Corpus Christi in Beirut: an ancient Christian neighborhood revives its traditions | Custodia Terrae Sanctae

Corpus Christi in Beirut: an ancient Christian neighborhood revives its traditions

For the first time in at least 30 years, the Franciscan fathers of Holy Land Monastery in Beirut, together with the La Salle Brothers and Saint Maroun parish, yesterday (Thursday) invited the local Christian community to a joint celebration of Corpus Christi. It was at Gemmayzeh, in the heart of Beirut, where, in spite of the somewhat tense situation in the country, some 500 faithful adults and students assembled and enlivened the Eucharistic procession through the streets of their neighborhood.

The procession set out from the Franciscan monastery and continued, with four stops (stations) for prayers and blessings, to the Maronite parish church, where the celebration ended with Solemn Benediction. A participant in the procession who lives in the neighborhood spoke and recalled the importance of this neighborhood along the ancient route that for over 3000 years has connected the city of Beirut with Byblos.

In recent years, the Christian residential neighborhood of Gemmayzeh has become an area with a hectic nightlife, deplored by the Christian community. "The streets should not serve only for spectacles or political demonstrations, but should also give witness to our Christian presence in the heart of the city," says Father Toufic Bou Merhi, superior of Holy Land Monastery at Gemmayzeh. He emphasized that the residents are particularly fond of these processions. "The restaurant and bar workers stopped their work, not only to watch the procession, but also to pray and receive benediction," said Father Toufic, who wishes that Lebanon would rediscover a bit of this religiosity.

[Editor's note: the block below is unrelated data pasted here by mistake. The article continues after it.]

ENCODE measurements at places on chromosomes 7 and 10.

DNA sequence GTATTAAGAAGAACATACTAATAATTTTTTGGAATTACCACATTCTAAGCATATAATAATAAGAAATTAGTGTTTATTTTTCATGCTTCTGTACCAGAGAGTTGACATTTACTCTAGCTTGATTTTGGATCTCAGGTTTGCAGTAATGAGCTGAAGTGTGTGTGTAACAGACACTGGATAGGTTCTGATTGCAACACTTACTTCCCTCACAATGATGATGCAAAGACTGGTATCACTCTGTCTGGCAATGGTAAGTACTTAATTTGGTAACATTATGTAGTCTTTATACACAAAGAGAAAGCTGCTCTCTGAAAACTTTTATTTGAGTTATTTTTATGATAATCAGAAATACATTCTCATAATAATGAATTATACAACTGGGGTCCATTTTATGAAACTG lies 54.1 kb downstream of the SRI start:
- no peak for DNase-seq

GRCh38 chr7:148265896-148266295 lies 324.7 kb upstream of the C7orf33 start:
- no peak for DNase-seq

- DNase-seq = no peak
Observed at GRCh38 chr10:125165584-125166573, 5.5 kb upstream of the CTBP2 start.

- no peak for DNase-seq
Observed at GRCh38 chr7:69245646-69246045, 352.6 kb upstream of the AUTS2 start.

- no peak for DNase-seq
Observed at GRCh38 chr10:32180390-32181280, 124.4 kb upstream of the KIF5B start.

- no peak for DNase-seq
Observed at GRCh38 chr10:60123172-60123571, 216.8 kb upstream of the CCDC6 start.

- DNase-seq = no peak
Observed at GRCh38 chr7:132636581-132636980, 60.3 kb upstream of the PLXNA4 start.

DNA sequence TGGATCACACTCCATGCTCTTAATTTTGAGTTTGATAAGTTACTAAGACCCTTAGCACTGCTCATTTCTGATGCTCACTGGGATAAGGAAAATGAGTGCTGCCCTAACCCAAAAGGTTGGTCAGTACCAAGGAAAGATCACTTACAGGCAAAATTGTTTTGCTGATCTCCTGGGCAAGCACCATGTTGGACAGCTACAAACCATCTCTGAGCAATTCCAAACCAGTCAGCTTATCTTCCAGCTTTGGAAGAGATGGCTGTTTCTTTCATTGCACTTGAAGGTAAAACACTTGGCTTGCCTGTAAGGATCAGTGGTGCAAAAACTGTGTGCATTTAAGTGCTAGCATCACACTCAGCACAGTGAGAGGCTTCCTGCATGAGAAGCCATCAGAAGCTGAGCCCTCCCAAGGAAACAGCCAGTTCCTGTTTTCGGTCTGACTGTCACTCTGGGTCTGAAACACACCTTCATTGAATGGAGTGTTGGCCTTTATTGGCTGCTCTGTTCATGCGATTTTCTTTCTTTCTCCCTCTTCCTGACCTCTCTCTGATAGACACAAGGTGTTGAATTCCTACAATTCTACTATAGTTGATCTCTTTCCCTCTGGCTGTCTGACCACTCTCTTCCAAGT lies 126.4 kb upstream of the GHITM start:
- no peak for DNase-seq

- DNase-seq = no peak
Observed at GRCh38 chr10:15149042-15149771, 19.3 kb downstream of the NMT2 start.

"Gemmayzeh is not only for watching, but also for praying," declares a large placard in the form of the heart carried by the youngest secondary school students. The Corpus Christi procession is a beautiful example of that.

Andrea Krogmann

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The Custody of the Holy Land is present in Lebanon in two monasteries, one in Beirut and one in Harissa, where six Friars (three and three) provide spiritual service and pursue the works of the Custody in Beirut, Harissa, Tripoli, Tyr and Deir Mimas.